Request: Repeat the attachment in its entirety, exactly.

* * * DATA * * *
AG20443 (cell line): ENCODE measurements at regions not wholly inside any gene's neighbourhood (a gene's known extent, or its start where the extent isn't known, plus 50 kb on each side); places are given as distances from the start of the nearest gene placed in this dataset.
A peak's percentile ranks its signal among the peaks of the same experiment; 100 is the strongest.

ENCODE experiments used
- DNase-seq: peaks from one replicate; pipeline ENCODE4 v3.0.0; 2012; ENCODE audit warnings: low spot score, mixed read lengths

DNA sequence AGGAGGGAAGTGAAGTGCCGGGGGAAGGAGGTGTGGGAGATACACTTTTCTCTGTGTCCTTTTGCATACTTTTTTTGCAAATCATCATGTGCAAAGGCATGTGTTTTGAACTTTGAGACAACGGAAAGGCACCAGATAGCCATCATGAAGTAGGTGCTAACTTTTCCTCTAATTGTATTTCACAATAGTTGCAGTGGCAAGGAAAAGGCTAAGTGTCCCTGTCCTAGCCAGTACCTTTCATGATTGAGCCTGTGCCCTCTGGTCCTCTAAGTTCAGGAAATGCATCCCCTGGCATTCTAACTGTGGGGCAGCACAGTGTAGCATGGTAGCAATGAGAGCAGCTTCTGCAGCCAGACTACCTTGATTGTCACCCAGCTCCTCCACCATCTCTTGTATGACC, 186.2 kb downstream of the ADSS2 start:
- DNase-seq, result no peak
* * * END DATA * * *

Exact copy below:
AG20443 (cell line): ENCODE measurements at regions not wholly inside any gene's neighbourhood (a gene's known extent, or its start where the extent isn't known, plus 50 kb on each side); places are given as distances from the start of the nearest gene placed in this dataset.
A peak's percentile ranks its signal among the peaks of the same experiment; 100 is the strongest.

ENCODE experiments used
- DNase-seq: peaks from one replicate; pipeline ENCODE4 v3.0.0; 2012; ENCODE audit warnings: low spot score, mixed read lengths

DNA sequence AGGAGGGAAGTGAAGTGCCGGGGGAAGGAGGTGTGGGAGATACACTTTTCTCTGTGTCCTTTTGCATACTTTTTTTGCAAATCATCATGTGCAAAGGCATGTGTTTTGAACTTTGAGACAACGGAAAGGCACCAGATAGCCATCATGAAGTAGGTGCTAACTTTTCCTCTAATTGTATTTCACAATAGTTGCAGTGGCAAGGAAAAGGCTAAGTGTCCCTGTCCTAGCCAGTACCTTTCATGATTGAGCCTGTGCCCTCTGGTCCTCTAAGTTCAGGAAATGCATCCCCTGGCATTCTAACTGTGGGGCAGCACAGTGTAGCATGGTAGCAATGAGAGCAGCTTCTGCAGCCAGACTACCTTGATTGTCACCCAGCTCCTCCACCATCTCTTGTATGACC, 186.2 kb downstream of the ADSS2 start:
- DNase-seq, result no peak